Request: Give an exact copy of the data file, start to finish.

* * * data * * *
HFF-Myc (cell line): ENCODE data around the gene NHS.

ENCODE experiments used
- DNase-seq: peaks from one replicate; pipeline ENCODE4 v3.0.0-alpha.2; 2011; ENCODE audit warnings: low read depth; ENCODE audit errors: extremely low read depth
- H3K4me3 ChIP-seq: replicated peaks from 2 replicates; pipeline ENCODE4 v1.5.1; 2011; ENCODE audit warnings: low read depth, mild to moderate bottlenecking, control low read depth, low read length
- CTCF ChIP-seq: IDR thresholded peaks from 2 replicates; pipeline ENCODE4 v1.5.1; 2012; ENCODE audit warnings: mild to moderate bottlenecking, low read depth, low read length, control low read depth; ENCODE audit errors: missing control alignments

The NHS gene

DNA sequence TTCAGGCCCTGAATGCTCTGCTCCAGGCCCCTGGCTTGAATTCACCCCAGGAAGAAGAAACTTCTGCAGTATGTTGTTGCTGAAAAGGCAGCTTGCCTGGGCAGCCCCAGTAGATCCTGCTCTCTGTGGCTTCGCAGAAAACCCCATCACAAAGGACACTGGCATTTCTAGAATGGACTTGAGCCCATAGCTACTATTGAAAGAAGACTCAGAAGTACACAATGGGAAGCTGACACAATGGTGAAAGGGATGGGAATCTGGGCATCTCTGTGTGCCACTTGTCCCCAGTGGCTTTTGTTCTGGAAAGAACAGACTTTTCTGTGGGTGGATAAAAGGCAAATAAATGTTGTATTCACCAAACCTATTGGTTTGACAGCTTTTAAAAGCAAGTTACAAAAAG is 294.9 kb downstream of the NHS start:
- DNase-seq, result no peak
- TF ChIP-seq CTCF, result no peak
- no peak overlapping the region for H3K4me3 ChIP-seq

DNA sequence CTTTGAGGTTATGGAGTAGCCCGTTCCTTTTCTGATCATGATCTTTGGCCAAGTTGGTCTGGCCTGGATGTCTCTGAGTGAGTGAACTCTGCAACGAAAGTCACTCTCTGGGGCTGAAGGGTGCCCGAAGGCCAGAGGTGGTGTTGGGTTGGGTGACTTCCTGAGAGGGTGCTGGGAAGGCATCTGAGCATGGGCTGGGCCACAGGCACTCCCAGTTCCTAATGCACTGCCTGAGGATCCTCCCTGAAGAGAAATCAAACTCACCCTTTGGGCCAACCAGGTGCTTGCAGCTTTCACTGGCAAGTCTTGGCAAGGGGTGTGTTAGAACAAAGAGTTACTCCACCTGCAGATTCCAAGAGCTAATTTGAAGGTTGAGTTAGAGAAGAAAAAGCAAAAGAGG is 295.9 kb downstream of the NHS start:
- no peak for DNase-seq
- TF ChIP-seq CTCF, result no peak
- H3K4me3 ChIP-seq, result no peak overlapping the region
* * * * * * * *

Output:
HFF-Myc (cell line): ENCODE data around the gene NHS.

ENCODE experiments used
- DNase-seq: peaks from one replicate; pipeline ENCODE4 v3.0.0-alpha.2; 2011; ENCODE audit warnings: low read depth; ENCODE audit errors: extremely low read depth
- H3K4me3 ChIP-seq: replicated peaks from 2 replicates; pipeline ENCODE4 v1.5.1; 2011; ENCODE audit warnings: low read depth, mild to moderate bottlenecking, control low read depth, low read length
- CTCF ChIP-seq: IDR thresholded peaks from 2 replicates; pipeline ENCODE4 v1.5.1; 2012; ENCODE audit warnings: mild to moderate bottlenecking, low read depth, low read length, control low read depth; ENCODE audit errors: missing control alignments

The NHS gene

DNA sequence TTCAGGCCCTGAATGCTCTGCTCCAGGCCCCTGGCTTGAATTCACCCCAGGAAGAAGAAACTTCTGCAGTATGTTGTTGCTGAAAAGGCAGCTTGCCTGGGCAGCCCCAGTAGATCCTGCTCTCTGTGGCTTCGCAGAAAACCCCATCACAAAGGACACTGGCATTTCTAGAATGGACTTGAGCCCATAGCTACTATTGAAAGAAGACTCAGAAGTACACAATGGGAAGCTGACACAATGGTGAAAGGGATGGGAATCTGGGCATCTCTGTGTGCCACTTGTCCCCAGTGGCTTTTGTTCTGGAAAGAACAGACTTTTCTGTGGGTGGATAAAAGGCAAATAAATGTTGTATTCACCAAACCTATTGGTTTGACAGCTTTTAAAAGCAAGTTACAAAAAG is 294.9 kb downstream of the NHS start:
- DNase-seq, result no peak
- TF ChIP-seq CTCF, result no peak
- no peak overlapping the region for H3K4me3 ChIP-seq

DNA sequence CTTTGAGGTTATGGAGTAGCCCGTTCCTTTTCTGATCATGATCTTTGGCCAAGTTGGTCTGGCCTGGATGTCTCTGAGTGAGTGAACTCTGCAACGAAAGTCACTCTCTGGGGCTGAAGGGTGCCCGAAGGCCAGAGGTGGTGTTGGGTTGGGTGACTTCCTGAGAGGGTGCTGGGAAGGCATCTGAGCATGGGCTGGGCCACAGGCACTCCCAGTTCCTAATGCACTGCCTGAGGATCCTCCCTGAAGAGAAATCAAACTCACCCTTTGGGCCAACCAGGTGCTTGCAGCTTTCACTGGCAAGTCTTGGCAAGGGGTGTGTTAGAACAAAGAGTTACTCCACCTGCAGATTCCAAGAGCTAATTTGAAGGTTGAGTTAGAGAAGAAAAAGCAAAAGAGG is 295.9 kb downstream of the NHS start:
- no peak for DNase-seq
- TF ChIP-seq CTCF, result no peak
- H3K4me3 ChIP-seq, result no peak overlapping the region